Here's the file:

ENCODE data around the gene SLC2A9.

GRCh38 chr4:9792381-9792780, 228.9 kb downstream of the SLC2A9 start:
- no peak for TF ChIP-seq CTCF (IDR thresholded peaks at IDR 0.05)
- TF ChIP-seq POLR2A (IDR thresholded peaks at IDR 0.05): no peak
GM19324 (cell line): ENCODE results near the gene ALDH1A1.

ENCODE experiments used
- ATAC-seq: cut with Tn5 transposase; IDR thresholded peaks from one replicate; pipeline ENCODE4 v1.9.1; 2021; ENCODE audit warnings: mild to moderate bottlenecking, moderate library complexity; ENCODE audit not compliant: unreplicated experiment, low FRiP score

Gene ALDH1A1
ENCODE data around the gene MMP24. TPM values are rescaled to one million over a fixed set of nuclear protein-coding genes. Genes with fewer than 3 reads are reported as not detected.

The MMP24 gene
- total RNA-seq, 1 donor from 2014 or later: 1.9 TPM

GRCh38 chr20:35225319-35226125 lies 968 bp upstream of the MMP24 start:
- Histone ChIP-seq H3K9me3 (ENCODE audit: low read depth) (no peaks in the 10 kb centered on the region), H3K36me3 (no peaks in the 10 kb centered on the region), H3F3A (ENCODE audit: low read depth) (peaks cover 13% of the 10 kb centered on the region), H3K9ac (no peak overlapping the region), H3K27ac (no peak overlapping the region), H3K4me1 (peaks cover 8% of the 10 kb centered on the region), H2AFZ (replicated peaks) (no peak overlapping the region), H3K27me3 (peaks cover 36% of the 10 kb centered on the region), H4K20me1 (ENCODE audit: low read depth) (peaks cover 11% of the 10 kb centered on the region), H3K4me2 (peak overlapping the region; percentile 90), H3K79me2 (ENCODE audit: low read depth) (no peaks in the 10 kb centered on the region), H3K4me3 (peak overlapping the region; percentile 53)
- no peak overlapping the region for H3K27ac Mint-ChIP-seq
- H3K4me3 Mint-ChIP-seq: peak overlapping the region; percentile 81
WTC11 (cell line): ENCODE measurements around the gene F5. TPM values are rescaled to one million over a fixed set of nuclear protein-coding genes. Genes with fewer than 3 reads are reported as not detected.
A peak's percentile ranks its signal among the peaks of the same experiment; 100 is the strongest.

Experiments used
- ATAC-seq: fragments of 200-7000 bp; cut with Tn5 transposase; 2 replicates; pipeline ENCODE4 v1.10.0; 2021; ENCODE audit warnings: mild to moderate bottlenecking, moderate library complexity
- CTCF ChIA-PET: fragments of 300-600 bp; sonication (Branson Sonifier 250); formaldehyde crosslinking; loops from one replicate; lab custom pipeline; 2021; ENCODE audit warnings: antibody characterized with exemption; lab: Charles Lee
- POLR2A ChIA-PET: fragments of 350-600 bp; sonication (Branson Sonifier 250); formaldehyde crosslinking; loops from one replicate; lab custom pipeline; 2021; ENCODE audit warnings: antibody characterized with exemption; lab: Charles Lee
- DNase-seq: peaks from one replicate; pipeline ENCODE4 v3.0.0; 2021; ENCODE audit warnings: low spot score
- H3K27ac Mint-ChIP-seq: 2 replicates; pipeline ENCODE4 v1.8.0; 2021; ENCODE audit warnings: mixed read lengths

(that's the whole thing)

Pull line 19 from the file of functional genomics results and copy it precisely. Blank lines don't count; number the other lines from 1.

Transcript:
- ATAC-seq: fragments of 200-7000 bp; cut with Tn5 transposase; 2 replicates; pipeline ENCODE4 v1.10.0; 2021; ENCODE audit warnings: mild to moderate bottlenecking, moderate library complexity